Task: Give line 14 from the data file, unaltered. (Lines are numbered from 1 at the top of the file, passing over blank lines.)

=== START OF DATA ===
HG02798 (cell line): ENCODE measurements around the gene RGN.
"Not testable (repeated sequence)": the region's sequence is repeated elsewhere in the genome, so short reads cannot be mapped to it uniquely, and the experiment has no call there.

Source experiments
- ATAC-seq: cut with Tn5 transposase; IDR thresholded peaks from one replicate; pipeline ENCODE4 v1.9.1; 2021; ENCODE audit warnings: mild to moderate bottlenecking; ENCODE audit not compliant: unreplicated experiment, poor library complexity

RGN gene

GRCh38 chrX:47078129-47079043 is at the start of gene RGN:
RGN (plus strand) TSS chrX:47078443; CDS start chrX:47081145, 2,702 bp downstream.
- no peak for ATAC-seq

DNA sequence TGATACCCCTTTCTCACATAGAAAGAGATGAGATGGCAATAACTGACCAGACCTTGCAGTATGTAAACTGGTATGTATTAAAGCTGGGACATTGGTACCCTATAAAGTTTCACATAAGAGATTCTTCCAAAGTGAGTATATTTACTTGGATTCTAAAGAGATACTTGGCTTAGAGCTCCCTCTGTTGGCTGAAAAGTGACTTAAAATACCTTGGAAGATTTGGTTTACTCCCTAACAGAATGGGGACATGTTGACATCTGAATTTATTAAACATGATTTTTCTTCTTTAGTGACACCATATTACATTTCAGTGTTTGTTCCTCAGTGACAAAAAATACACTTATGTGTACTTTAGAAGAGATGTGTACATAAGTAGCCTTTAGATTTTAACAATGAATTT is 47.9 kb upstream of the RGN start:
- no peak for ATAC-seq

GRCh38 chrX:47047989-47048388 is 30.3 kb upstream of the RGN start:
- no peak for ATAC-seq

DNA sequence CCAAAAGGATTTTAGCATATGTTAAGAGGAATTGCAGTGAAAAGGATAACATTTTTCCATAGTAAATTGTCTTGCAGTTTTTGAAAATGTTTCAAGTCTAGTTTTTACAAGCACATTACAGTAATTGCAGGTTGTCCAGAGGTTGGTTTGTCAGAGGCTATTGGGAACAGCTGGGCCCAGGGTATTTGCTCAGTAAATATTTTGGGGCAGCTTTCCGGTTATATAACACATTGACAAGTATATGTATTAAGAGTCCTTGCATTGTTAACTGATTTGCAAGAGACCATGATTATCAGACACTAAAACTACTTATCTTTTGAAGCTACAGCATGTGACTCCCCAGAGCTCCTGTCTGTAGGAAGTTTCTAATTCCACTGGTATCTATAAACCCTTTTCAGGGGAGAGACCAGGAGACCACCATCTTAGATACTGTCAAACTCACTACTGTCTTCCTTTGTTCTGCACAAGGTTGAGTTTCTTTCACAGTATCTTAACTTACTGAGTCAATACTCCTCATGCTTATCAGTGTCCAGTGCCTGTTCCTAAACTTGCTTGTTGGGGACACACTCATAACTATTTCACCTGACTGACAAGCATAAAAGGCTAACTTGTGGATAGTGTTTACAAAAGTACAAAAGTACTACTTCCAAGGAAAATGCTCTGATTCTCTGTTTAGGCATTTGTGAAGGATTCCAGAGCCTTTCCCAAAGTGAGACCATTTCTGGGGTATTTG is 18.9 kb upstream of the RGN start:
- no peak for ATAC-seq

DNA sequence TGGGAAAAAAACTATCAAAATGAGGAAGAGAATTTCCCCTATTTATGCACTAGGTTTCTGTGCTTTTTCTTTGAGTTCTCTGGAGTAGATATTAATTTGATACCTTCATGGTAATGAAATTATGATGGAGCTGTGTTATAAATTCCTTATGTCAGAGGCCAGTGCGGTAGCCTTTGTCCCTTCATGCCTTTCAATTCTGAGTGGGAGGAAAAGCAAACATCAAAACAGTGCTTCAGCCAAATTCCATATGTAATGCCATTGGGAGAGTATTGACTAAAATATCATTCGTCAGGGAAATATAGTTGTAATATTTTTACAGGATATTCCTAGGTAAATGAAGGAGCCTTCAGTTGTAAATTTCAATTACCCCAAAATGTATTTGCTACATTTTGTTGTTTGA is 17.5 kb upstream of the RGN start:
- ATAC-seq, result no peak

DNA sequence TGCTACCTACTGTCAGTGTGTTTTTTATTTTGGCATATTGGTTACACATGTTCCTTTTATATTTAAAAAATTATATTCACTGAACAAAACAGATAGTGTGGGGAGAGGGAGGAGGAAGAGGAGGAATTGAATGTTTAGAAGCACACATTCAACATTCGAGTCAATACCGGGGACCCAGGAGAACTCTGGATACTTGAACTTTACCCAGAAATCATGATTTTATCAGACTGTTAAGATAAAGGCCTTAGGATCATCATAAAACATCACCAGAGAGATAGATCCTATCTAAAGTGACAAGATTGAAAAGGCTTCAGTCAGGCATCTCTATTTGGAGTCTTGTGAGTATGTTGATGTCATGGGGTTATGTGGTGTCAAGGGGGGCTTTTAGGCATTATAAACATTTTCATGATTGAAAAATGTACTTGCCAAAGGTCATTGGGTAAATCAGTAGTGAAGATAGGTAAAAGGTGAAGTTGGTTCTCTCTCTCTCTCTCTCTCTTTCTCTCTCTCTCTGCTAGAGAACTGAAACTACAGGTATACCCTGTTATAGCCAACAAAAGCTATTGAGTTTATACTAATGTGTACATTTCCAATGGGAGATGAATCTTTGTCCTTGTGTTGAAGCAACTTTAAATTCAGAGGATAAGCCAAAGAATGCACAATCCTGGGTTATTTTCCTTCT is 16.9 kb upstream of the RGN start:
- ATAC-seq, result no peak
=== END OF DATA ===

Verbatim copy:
- no peak for ATAC-seq